Learn ACA features a robust course catalog of education programs, presented by some of the profession’s most knowledgeable subject matter experts and respected thought leaders. Topics range from business management, evidence-based practice, coding, documentation, quality and safety, to diversity, nutrition, rehabilitation and more. There are also special programs focusing on information for the new practitioner as well as those who treat Medicare beneficiaries. With a single secure login, doctors can access the content they want and earn any available CE credits.

 

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1 comments on article "If Not Bone Out of Place, Then What?"

Derek Smith

11/1/2018 3:06 AM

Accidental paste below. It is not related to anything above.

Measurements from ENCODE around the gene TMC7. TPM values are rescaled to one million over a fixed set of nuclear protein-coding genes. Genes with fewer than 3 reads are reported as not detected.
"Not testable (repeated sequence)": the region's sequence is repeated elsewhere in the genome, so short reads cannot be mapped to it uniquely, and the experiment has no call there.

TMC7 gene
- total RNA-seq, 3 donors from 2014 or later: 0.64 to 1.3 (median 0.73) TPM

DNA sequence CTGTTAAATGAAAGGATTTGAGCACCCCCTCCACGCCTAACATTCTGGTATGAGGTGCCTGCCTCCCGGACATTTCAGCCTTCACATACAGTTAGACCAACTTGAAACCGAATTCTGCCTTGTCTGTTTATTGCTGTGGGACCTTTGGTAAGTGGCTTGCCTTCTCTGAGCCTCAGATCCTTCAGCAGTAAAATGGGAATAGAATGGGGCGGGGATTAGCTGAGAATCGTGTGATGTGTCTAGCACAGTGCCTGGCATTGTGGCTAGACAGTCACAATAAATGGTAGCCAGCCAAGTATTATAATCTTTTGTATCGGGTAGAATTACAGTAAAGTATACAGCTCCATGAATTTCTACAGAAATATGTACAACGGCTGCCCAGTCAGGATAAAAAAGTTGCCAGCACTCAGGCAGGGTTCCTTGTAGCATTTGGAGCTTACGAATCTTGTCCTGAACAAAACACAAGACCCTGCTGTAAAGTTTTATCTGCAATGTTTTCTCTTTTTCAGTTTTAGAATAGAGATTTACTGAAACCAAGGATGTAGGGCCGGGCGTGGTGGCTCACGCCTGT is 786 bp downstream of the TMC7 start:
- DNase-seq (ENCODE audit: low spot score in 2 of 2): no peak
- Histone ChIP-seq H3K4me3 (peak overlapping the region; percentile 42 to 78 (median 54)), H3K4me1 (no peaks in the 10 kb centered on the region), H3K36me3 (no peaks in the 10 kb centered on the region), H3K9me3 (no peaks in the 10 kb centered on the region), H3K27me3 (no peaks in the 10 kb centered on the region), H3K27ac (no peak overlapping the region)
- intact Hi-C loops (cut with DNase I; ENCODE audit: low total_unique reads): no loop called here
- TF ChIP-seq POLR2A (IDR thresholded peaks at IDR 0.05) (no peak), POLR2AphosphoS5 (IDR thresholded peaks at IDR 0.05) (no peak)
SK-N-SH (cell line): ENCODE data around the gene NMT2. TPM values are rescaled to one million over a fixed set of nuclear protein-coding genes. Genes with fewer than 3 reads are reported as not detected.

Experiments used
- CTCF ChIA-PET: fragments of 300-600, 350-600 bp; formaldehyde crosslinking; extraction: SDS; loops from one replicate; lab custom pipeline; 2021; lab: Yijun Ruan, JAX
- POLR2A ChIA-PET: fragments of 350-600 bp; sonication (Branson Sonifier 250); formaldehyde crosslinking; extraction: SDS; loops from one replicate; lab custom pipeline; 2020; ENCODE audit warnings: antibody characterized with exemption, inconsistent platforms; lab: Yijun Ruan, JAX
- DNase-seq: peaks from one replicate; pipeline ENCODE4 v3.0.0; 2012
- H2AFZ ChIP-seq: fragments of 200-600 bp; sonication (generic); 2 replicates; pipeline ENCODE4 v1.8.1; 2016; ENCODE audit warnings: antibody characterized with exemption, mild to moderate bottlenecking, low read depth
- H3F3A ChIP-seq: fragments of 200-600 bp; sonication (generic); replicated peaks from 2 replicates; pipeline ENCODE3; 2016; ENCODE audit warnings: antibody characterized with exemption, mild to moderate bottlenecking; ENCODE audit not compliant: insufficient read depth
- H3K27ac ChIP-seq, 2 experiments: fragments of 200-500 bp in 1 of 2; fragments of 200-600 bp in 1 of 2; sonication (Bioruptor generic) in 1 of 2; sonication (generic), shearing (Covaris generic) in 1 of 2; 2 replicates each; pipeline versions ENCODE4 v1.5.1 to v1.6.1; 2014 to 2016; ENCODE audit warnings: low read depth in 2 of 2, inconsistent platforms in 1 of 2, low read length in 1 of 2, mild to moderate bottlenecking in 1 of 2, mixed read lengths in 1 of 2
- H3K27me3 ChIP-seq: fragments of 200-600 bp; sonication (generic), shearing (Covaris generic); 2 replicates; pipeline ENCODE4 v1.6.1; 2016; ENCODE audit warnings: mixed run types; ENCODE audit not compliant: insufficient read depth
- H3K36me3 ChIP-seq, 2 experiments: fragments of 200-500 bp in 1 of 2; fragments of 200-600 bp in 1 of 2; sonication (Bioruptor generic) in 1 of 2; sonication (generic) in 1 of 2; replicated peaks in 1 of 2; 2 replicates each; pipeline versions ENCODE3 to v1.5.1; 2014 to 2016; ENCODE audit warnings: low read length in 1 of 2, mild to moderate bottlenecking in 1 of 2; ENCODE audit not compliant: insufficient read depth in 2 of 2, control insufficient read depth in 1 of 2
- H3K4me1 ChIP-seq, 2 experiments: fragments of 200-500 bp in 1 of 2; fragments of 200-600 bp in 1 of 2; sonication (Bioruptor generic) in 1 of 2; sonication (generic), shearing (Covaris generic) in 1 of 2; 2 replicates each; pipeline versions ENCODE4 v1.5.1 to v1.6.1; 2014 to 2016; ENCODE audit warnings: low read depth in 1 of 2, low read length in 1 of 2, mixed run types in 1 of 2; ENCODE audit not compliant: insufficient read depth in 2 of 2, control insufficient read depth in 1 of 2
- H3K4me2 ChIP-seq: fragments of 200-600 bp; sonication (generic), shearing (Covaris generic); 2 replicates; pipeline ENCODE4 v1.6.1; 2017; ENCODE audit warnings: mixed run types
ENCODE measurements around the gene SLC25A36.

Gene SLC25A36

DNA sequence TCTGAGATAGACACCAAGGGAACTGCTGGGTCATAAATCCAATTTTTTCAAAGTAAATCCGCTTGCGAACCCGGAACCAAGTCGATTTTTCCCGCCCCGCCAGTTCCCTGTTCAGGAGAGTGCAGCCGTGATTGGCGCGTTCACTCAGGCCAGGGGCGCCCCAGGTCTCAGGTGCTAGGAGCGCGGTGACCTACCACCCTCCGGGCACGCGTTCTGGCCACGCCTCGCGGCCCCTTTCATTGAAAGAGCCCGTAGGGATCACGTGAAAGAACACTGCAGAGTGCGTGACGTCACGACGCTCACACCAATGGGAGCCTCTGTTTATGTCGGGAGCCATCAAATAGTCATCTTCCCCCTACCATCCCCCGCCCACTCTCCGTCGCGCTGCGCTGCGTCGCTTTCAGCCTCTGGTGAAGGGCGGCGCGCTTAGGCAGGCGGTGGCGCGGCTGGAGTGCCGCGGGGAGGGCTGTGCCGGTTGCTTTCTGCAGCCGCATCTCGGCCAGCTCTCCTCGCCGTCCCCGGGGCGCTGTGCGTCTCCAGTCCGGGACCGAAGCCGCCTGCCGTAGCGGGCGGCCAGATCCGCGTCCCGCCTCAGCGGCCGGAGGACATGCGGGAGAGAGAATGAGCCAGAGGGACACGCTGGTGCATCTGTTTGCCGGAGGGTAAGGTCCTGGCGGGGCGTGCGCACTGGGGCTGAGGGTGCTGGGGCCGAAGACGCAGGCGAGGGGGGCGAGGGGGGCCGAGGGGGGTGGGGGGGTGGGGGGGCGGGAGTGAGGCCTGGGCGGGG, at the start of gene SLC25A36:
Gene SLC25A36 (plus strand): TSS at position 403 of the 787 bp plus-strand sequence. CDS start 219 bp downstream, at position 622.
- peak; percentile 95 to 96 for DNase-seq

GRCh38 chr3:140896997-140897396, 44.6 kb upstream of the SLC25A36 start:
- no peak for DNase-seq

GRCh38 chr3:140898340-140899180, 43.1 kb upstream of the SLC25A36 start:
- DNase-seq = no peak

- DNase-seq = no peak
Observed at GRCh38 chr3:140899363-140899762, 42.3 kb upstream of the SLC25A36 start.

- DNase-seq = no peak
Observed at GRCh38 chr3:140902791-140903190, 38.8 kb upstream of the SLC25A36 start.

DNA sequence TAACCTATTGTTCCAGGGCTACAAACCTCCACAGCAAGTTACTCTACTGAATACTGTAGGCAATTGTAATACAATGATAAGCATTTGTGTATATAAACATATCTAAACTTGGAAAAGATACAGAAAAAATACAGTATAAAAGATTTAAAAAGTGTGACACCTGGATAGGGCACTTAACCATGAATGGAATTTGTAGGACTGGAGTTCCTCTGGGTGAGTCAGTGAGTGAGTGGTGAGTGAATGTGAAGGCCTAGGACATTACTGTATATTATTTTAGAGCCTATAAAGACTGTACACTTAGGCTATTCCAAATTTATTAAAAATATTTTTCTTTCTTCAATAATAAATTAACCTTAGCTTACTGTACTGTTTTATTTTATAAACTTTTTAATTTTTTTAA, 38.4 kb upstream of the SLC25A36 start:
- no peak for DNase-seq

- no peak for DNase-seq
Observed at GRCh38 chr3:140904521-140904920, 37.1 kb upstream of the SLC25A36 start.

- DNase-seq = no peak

This sounds like a great start to changing patient education, practitioner understanding and interdisciplinary communication, but this needs to be strongly incorporated into the chiropractic education and less emphasis placed on historical philosophy and theory. I'm sure that dental and med students don't spend time learning about misunderstandings of the past unless for entertainment or trivial purposes. I find it difficult to re-educate patients when they have been instilled with "bone out of place" or "short leg" concepts and passive mentality. This damages the perception of the profession and is a disservice to the patient..It is still taught in our profession and perpetuated through biased principles passed down through generations and still taught in CE. This change has to begin at schools and be tested on and become a basic framework for all chiropractors to build their education. If they want to learn about history that should be on their own time and not something tested on for national boards or state licensing. This may make one generation mad but will get us going in the right direction of reducing passive care and poor patient education and in a direction to become more unified and prominent in healthcare as a whole. Thanks for the work.